I get the whole “threatening crowd” angle, but the cover painting for For We Are Many, the metal band All That Remains’ new studio album produced by Adam Dutkiewicz, doesn’t really do it for me. The band name most probably is a customised version of Friz Quadrata which was used at the bottom.
This is really fun. On the cover image for To Dreamers by Kelley Stoltz, the San Francisco-based singer-songwriter writes the album title with light. As the photograph is both long exposure and multi exposure, three ghost images of Stoltz can be seen behind the letters. This creates a wonderful dream-like atmosphere, an apt visualisation of the album title. The geometric slab serif used for the artist’s name is Rockwell…
… and the tile pattern on the floor lets me dovetail nicely into the gorgeous album sleeve for Foreign Landscapes, the follow-up to the German artist Hauschka‘s 2008 album Ferndorf recorded with San Francisco’s Magik*Magik Orchestra. The artwork was created by Italian illustrator, engraver and painter Iker Spozio, who primarily works for the music business. All his work is handmade using traditional techniques and without computer. The gallery on his website holds a treasure of wonderful posters, record art, and other miscellaneous projects.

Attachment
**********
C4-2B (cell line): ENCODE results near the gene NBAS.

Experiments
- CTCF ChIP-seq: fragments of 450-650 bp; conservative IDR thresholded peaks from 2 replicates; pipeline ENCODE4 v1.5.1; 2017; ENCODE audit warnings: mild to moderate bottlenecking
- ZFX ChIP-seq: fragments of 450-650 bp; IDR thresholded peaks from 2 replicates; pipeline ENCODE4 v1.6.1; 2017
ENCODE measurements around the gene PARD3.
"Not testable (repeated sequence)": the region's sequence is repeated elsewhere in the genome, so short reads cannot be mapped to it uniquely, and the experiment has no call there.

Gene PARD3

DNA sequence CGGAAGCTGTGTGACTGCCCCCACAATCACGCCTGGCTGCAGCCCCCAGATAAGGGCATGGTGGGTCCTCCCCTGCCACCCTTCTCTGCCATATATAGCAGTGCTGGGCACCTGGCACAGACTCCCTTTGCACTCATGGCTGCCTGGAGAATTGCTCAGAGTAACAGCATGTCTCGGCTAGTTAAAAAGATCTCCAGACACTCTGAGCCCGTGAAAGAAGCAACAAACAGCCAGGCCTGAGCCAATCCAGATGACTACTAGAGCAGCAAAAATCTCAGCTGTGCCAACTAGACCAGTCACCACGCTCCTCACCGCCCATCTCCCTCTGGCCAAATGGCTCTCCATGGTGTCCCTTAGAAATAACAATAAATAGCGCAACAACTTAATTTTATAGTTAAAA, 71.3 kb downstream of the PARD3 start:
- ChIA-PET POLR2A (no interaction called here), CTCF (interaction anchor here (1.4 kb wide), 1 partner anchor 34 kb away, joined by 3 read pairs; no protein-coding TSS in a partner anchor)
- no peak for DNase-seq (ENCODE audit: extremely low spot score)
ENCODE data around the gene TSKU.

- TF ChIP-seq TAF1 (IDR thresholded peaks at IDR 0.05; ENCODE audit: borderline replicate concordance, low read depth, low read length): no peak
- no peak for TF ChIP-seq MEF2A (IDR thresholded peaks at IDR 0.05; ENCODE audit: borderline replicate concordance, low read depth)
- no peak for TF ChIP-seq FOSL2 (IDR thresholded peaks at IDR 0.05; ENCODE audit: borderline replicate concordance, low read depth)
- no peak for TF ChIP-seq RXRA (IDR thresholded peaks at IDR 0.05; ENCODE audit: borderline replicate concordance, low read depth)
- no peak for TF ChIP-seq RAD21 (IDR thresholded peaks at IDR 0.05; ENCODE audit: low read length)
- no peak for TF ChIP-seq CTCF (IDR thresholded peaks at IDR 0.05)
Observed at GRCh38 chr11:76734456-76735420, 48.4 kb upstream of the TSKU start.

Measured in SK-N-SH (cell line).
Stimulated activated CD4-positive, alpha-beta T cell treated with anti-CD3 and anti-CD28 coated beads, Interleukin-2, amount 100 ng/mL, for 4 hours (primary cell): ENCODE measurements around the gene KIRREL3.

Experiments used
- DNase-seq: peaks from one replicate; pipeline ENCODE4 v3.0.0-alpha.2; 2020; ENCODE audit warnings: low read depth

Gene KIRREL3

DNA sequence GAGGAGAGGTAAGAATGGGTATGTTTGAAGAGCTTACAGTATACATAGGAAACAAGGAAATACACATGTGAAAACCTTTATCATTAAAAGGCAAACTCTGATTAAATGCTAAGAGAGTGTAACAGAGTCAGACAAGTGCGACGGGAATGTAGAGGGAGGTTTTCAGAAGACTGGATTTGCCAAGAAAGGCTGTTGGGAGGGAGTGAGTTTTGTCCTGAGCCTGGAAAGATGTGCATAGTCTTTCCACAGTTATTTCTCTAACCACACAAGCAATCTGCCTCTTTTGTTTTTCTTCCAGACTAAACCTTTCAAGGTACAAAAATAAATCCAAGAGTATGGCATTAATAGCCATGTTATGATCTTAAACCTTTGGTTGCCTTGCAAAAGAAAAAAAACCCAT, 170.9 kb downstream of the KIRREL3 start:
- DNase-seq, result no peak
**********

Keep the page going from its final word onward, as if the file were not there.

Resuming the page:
The choice of type is perfect. The architectural shapes in the painting are nicely echoed in the geometric constructed display face Bifur. This typeface was originally designed by Adolphe Mouron Cassandre in 1929 as a single font, and also as a two-part, two-colour font. The P22/IHOF digitisation adds a lower case while keeping the upper case and all original characters true to the original design. This allows for multi-coloured typesetting, thanks to the various components of the letters being in separate fonts.